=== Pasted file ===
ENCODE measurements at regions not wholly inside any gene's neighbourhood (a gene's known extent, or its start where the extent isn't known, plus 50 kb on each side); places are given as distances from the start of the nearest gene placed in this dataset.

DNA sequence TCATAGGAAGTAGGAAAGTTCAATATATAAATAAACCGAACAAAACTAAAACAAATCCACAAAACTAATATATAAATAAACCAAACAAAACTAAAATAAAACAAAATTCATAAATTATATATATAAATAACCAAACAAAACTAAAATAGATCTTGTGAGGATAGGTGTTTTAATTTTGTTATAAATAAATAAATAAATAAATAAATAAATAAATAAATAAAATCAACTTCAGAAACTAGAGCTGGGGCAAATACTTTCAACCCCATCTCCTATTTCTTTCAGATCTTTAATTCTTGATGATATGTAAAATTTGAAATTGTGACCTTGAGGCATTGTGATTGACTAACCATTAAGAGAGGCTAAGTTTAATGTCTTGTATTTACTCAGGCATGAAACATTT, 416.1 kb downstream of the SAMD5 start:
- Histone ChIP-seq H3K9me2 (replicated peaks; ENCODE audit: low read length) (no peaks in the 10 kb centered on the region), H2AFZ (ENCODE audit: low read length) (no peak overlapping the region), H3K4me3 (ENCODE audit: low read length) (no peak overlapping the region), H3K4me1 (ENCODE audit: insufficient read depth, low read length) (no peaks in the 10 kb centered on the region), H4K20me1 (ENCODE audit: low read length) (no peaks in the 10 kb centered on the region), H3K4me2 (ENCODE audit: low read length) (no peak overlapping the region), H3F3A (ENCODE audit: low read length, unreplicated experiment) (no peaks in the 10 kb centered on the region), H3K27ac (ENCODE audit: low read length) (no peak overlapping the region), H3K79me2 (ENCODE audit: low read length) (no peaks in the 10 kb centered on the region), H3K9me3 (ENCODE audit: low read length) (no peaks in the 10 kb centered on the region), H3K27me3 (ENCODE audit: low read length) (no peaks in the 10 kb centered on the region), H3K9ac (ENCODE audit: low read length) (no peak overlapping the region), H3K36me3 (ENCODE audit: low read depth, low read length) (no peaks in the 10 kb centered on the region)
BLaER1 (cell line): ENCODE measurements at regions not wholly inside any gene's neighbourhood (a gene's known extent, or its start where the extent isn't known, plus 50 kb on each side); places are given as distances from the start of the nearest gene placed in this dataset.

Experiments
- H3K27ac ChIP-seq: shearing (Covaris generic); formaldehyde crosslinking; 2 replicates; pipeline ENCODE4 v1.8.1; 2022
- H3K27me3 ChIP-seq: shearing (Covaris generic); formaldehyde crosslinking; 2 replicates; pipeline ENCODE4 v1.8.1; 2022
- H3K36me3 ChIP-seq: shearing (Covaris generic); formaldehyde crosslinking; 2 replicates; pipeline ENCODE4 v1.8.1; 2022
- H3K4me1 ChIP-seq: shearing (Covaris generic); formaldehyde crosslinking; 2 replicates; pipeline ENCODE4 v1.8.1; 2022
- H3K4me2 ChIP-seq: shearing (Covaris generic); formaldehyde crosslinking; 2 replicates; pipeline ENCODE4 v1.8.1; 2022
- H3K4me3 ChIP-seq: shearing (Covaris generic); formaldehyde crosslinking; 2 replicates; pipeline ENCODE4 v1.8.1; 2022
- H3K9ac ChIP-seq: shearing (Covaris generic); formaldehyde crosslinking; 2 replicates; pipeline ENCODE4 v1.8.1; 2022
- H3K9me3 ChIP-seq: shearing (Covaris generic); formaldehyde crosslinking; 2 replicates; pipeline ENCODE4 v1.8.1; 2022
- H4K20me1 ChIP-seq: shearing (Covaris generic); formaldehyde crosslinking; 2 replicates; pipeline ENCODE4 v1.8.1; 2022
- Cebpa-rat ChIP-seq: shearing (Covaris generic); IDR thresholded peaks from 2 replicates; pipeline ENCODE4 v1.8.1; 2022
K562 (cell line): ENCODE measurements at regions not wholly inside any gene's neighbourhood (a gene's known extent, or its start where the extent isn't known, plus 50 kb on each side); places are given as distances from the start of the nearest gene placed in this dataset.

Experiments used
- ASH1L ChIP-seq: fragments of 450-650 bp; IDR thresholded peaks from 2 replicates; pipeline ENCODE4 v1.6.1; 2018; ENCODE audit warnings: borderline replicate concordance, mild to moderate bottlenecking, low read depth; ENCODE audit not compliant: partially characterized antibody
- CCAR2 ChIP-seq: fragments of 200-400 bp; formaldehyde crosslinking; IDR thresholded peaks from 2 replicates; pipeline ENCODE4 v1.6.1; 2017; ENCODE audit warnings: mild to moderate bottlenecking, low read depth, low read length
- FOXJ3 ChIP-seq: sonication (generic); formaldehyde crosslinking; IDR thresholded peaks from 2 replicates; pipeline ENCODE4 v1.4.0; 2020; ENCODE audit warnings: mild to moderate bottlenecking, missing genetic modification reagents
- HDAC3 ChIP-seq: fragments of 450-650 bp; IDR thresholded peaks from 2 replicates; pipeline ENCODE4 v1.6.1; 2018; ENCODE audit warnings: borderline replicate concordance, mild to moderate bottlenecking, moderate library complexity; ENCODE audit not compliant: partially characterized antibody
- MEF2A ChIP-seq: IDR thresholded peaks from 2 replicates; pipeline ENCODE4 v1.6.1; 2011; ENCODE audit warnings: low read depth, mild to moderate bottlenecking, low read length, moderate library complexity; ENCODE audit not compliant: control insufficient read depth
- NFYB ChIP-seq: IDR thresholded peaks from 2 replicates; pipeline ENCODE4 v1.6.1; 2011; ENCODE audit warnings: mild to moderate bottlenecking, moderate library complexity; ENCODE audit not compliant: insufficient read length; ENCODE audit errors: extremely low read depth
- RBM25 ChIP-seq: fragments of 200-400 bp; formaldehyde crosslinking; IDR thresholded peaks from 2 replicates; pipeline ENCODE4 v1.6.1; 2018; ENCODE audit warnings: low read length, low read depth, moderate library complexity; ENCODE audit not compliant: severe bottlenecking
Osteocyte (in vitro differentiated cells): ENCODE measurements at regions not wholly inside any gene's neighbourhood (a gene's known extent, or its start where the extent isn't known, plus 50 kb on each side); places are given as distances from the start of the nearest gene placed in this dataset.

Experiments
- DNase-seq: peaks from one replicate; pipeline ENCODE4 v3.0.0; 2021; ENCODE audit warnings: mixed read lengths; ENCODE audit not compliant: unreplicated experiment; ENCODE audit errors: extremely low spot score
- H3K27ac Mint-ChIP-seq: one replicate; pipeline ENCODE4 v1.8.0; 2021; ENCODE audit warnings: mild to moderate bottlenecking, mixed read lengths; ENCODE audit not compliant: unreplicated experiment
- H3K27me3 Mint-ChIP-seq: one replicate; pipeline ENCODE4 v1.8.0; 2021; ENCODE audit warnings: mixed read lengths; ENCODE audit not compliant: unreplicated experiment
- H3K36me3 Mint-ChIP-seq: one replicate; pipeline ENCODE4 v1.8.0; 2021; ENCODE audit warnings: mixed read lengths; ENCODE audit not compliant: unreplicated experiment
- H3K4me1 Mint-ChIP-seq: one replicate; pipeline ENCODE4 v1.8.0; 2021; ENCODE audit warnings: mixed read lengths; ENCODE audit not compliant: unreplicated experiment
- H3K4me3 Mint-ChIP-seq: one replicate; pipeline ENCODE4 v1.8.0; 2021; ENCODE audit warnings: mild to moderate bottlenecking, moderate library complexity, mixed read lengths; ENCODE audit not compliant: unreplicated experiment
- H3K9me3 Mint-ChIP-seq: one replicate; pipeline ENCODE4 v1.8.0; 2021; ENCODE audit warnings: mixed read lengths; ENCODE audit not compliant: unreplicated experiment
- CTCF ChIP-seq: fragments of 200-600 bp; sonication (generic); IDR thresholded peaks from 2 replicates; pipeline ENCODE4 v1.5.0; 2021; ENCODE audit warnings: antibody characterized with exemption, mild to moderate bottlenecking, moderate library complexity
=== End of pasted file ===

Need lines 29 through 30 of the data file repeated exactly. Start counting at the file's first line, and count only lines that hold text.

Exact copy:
- H3K27me3 Mint-ChIP-seq: one replicate; pipeline ENCODE4 v1.8.0; 2021; ENCODE audit warnings: mixed read lengths; ENCODE audit not compliant: unreplicated experiment
- H3K36me3 Mint-ChIP-seq: one replicate; pipeline ENCODE4 v1.8.0; 2021; ENCODE audit warnings: mixed read lengths; ENCODE audit not compliant: unreplicated experiment